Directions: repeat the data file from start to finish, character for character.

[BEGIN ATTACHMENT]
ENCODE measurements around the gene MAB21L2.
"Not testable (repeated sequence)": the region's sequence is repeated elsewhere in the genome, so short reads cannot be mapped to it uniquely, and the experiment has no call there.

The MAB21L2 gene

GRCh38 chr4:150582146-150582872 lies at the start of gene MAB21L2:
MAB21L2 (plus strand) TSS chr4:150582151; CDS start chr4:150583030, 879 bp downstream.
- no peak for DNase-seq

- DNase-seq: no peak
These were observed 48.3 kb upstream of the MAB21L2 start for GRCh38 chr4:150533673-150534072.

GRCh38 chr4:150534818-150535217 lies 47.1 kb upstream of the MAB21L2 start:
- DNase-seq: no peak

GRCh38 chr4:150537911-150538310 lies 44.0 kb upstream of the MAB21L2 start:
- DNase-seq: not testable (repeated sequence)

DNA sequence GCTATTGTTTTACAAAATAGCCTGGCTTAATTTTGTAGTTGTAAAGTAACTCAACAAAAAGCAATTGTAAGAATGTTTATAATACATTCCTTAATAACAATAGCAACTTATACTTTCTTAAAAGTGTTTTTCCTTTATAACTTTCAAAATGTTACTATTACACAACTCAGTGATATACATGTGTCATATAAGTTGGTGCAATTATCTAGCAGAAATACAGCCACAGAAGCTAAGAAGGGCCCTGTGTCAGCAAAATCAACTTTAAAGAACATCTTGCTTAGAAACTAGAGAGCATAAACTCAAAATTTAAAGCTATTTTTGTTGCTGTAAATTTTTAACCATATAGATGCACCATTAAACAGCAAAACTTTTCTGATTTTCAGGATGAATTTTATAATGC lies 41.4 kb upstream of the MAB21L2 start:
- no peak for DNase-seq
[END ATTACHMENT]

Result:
ENCODE measurements around the gene MAB21L2.
"Not testable (repeated sequence)": the region's sequence is repeated elsewhere in the genome, so short reads cannot be mapped to it uniquely, and the experiment has no call there.

The MAB21L2 gene

GRCh38 chr4:150582146-150582872 lies at the start of gene MAB21L2:
MAB21L2 (plus strand) TSS chr4:150582151; CDS start chr4:150583030, 879 bp downstream.
- no peak for DNase-seq

- DNase-seq: no peak
These were observed 48.3 kb upstream of the MAB21L2 start for GRCh38 chr4:150533673-150534072.

GRCh38 chr4:150534818-150535217 lies 47.1 kb upstream of the MAB21L2 start:
- DNase-seq: no peak

GRCh38 chr4:150537911-150538310 lies 44.0 kb upstream of the MAB21L2 start:
- DNase-seq: not testable (repeated sequence)

DNA sequence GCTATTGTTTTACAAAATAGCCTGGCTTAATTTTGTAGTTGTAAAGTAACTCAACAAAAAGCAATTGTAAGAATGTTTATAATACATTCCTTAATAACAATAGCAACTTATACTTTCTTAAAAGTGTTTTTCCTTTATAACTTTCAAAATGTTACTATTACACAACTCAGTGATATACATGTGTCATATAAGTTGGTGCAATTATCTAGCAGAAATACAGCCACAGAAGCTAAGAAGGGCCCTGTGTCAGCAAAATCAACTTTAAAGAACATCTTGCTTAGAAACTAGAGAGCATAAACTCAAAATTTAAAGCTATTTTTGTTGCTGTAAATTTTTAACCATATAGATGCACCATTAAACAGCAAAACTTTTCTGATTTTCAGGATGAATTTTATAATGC lies 41.4 kb upstream of the MAB21L2 start:
- no peak for DNase-seq